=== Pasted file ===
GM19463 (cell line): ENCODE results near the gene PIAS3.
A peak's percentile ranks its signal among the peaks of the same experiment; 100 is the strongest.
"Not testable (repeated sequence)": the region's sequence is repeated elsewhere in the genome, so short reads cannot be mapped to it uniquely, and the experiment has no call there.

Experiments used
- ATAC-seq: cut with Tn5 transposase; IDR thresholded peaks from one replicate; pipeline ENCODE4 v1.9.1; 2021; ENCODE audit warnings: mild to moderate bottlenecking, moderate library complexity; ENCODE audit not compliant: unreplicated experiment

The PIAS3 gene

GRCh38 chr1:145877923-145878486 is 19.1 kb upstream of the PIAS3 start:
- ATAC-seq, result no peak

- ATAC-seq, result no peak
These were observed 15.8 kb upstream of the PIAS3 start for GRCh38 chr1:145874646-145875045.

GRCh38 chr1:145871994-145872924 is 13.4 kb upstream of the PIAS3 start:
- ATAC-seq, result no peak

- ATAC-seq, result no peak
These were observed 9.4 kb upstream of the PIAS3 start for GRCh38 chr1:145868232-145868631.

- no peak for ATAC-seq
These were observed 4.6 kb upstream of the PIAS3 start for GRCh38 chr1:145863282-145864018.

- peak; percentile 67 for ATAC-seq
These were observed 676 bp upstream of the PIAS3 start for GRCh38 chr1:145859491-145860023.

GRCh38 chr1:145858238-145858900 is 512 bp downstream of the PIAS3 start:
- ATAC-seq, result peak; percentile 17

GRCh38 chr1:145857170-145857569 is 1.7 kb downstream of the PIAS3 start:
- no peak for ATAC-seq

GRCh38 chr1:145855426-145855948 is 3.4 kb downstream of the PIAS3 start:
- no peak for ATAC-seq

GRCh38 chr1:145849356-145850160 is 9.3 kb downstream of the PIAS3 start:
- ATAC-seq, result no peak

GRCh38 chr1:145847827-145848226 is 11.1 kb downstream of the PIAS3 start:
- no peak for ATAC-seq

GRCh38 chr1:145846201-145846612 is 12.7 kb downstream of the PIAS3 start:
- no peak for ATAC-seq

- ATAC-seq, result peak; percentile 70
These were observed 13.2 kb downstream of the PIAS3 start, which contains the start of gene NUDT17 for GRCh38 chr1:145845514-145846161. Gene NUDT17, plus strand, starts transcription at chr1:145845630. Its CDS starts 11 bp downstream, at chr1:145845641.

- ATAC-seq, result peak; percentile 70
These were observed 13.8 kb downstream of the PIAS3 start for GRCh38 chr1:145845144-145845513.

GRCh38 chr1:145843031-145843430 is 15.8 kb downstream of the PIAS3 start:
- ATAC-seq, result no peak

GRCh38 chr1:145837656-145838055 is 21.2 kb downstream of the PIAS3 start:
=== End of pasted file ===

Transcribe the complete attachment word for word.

GM19463 (cell line): ENCODE results near the gene PIAS3.
A peak's percentile ranks its signal among the peaks of the same experiment; 100 is the strongest.
"Not testable (repeated sequence)": the region's sequence is repeated elsewhere in the genome, so short reads cannot be mapped to it uniquely, and the experiment has no call there.

Experiments used
- ATAC-seq: cut with Tn5 transposase; IDR thresholded peaks from one replicate; pipeline ENCODE4 v1.9.1; 2021; ENCODE audit warnings: mild to moderate bottlenecking, moderate library complexity; ENCODE audit not compliant: unreplicated experiment

The PIAS3 gene

GRCh38 chr1:145877923-145878486 is 19.1 kb upstream of the PIAS3 start:
- ATAC-seq, result no peak

- ATAC-seq, result no peak
These were observed 15.8 kb upstream of the PIAS3 start for GRCh38 chr1:145874646-145875045.

GRCh38 chr1:145871994-145872924 is 13.4 kb upstream of the PIAS3 start:
- ATAC-seq, result no peak

- ATAC-seq, result no peak
These were observed 9.4 kb upstream of the PIAS3 start for GRCh38 chr1:145868232-145868631.

- no peak for ATAC-seq
These were observed 4.6 kb upstream of the PIAS3 start for GRCh38 chr1:145863282-145864018.

- peak; percentile 67 for ATAC-seq
These were observed 676 bp upstream of the PIAS3 start for GRCh38 chr1:145859491-145860023.

GRCh38 chr1:145858238-145858900 is 512 bp downstream of the PIAS3 start:
- ATAC-seq, result peak; percentile 17

GRCh38 chr1:145857170-145857569 is 1.7 kb downstream of the PIAS3 start:
- no peak for ATAC-seq

GRCh38 chr1:145855426-145855948 is 3.4 kb downstream of the PIAS3 start:
- no peak for ATAC-seq

GRCh38 chr1:145849356-145850160 is 9.3 kb downstream of the PIAS3 start:
- ATAC-seq, result no peak

GRCh38 chr1:145847827-145848226 is 11.1 kb downstream of the PIAS3 start:
- no peak for ATAC-seq

GRCh38 chr1:145846201-145846612 is 12.7 kb downstream of the PIAS3 start:
- no peak for ATAC-seq

- ATAC-seq, result peak; percentile 70
These were observed 13.2 kb downstream of the PIAS3 start, which contains the start of gene NUDT17 for GRCh38 chr1:145845514-145846161. Gene NUDT17, plus strand, starts transcription at chr1:145845630. Its CDS starts 11 bp downstream, at chr1:145845641.

- ATAC-seq, result peak; percentile 70
These were observed 13.8 kb downstream of the PIAS3 start for GRCh38 chr1:145845144-145845513.

GRCh38 chr1:145843031-145843430 is 15.8 kb downstream of the PIAS3 start:
- ATAC-seq, result no peak

GRCh38 chr1:145837656-145838055 is 21.2 kb downstream of the PIAS3 start: